Two children died in an arson attack while their mother lay injured and on fire outside their burning Yorkshire home, pleading in vain for someone to save them, a murder trial heard.
Neighbours tried to help Iram Shah, 30, by rolling her in grass as she urged them to go into the house to rescue her daughter Alina, 10, and Aman, eight, Bradford Crown Court was told yesterday.
But neither child made it out of the house alive, and Mrs Shah, who was badly burned and suffered a fractured spine when she jumped out through an upstairs window, died six days later.
A jury heard the fire in Hendford Drive, Bradford, was started deliberately in the early hours of July 6 last year by brothers Asjid and Arshed Mahmood following an increasingly bitter dispute with the children's father, Zaheer Shah.
Asjid Mahmood, 22, and Arshed Mahmood, 18, both of Pollard Lane, Undercliffe, Bradford, each deny three counts of murder.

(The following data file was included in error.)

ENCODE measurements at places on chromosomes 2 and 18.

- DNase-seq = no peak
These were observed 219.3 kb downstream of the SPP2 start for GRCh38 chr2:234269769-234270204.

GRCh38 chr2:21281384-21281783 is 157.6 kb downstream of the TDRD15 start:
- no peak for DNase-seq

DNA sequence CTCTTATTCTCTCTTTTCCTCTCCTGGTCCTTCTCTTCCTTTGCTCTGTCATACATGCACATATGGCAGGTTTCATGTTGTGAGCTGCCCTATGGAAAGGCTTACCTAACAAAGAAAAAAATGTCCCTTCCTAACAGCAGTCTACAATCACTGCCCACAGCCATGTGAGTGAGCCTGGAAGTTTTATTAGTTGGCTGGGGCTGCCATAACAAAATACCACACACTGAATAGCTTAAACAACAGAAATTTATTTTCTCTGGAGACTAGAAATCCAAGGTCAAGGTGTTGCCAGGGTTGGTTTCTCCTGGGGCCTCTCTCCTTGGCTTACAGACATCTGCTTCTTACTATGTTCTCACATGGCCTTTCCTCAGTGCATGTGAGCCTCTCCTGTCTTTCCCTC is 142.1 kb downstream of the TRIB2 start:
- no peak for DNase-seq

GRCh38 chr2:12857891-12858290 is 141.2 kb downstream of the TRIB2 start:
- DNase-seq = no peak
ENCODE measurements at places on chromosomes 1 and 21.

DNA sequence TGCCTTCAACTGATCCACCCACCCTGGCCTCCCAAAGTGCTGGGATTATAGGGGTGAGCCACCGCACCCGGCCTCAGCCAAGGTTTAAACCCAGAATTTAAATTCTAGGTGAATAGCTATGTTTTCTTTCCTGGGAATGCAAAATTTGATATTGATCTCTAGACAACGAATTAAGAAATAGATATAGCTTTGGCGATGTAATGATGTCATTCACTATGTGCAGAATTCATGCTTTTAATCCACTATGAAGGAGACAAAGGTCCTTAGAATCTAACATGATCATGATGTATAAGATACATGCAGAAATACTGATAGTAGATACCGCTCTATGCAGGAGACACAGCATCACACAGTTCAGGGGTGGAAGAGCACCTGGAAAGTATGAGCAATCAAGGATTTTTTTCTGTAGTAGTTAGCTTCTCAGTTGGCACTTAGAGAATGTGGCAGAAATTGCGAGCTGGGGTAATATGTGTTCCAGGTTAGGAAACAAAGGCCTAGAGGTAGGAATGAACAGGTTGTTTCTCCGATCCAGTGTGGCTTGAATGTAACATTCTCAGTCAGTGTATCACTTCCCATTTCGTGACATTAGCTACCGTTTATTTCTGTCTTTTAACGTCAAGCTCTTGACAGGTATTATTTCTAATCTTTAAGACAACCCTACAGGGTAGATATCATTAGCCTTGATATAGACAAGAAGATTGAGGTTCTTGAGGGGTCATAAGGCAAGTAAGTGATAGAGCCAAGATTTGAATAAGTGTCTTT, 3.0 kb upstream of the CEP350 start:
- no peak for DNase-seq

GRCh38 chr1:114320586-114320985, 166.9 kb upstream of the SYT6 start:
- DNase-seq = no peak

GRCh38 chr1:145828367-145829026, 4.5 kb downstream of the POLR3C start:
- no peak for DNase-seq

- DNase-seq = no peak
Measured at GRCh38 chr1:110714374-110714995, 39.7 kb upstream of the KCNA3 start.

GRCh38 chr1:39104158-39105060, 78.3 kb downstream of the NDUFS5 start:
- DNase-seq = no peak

Mrs Shah's frantic attempts to rescue Alina and Aman were described in court by her brother Mohsan Rasa, Mr Shah's cousin, who was watching TV in the sitting room of the house when the fire broke out.
Mr Rasa said she and the children were sleeping upstairs when he heard a smoke alarm go off and, after leaving the room to investigate, he saw the fire in the hallway.
He told the court he went to his sister, who met him on the stairs and asked, "What's happening?", and he told her there was no way out downstairs because the flames were too high. He then climbed out of a back window and on to a lower roof where he said he waited for Mrs Shah to pass the children out to him, but no one came and the fire was too intense to climb back in.
Mr Rasa told the court he went to the front of the house where he saw his sister on the ground with her arms on fire.
"She was saying, 'My kids are dying inside – take them out, take them out'," Mr Rasa added.
Andrew Stubbs QC, prosecuting, said the fire started when a pile of paper was soaked in petrol, left on a doormat outside the house, and set alight. He said the brothers were involved in their family's chain of fish and chip shops, Barkerend Fisheries, and the paper used in the attack was the same as that used by the business.
The court heard that Asjid Mahmood had accepted responsibility for the deaths but denied murder because he had not intended "to cause death or serious harm". The trial is due to continue today.